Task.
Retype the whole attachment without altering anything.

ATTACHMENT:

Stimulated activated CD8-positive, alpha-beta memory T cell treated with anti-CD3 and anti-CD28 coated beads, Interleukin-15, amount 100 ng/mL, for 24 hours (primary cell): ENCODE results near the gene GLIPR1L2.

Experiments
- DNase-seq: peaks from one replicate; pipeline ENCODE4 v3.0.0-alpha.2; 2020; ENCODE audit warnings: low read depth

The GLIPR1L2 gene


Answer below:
Stimulated activated CD8-positive, alpha-beta memory T cell treated with anti-CD3 and anti-CD28 coated beads, Interleukin-15, amount 100 ng/mL, for 24 hours (primary cell): ENCODE results near the gene GLIPR1L2.

Experiments
- DNase-seq: peaks from one replicate; pipeline ENCODE4 v3.0.0-alpha.2; 2020; ENCODE audit warnings: low read depth

The GLIPR1L2 gene